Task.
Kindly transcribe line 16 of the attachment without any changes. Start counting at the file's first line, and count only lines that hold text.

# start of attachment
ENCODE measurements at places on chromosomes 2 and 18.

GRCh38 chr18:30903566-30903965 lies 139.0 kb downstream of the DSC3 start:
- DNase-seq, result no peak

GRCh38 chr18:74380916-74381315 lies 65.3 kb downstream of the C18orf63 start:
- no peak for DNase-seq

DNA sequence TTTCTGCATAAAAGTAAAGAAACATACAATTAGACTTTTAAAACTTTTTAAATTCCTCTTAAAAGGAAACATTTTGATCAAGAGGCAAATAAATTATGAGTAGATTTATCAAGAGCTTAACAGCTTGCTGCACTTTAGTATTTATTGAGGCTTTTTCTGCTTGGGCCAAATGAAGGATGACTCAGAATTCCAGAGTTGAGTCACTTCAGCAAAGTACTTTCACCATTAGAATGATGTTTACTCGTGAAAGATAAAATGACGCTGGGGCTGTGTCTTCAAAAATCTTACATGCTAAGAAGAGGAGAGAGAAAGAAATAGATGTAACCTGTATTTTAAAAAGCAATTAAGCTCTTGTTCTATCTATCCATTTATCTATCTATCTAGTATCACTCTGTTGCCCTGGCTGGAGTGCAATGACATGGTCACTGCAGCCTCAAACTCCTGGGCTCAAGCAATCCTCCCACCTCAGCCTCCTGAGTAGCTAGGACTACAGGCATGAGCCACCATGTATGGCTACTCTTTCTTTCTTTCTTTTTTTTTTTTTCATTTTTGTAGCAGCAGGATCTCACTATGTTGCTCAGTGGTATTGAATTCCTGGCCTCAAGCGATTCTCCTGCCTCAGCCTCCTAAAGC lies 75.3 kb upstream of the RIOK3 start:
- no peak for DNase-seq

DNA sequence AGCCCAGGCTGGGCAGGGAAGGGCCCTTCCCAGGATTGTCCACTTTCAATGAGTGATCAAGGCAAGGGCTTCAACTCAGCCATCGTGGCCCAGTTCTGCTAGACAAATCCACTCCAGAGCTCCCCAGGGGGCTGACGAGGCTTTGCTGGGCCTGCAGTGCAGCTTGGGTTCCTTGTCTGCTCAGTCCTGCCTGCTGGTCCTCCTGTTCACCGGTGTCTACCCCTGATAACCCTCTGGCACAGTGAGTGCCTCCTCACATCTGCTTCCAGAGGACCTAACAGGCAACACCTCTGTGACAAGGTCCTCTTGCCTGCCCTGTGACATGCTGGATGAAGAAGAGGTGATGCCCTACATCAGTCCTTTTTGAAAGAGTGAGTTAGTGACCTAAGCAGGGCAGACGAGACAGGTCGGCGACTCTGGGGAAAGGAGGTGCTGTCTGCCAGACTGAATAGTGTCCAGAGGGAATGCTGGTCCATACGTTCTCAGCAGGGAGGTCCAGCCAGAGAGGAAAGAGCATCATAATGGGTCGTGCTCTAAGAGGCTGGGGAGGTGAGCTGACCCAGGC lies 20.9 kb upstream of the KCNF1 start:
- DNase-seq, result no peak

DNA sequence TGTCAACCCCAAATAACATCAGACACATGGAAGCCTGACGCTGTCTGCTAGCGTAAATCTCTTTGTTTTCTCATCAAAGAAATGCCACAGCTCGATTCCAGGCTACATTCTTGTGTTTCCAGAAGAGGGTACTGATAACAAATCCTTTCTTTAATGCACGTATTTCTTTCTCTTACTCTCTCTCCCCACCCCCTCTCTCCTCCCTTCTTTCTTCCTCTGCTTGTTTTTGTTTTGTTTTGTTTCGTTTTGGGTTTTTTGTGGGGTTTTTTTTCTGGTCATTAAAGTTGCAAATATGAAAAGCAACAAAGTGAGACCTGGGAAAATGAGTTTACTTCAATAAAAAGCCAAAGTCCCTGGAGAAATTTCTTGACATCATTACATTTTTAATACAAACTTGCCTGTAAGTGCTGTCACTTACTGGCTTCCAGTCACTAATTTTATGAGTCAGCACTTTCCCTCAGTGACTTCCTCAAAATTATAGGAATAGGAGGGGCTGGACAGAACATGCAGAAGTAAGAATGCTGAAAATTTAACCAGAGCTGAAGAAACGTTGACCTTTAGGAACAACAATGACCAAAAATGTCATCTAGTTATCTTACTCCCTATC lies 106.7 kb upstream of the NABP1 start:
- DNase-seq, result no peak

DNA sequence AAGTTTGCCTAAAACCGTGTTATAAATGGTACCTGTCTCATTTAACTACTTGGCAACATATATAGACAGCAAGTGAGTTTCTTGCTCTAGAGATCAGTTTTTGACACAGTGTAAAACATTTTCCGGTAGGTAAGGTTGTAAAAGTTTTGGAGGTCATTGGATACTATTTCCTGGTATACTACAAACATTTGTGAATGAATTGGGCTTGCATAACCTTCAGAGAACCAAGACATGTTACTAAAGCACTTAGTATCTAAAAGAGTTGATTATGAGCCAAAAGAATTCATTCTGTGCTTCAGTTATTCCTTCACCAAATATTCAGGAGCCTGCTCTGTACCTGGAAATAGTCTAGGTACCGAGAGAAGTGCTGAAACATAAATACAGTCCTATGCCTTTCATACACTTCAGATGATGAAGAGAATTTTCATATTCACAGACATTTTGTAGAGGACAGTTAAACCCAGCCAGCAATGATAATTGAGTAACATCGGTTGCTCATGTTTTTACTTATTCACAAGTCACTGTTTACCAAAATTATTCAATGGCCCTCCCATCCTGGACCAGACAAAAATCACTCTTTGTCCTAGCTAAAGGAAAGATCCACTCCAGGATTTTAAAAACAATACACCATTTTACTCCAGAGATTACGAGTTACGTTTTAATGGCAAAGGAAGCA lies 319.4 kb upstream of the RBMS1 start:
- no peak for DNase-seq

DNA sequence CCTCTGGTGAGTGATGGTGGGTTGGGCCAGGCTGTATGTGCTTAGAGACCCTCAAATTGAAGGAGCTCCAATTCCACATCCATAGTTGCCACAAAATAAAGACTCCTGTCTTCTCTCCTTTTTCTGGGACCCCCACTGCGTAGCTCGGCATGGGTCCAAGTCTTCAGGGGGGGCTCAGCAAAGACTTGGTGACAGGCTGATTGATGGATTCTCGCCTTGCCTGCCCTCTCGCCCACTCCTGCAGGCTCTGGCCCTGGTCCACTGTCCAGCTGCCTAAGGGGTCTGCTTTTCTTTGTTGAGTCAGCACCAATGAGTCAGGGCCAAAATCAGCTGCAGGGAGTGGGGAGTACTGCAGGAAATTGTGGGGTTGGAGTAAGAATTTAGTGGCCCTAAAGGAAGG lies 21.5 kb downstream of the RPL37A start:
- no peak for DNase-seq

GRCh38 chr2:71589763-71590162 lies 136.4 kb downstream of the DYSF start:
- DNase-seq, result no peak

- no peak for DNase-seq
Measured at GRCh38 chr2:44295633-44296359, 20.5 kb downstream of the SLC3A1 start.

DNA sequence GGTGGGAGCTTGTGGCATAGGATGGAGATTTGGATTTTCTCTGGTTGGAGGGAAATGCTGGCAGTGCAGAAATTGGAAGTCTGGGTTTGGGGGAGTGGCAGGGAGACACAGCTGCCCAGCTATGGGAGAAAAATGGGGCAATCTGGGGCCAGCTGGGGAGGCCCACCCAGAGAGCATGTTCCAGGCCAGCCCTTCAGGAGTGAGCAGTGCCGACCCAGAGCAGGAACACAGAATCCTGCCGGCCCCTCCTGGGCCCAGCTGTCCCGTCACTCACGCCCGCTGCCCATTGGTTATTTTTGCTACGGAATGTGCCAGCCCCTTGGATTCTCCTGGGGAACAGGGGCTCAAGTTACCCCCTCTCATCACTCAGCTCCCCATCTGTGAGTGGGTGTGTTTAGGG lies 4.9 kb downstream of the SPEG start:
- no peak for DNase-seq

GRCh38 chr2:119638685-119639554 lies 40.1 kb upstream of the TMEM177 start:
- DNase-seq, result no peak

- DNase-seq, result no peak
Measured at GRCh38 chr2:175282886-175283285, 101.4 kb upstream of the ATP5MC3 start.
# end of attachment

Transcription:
GRCh38 chr2:71589763-71590162 lies 136.4 kb downstream of the DYSF start: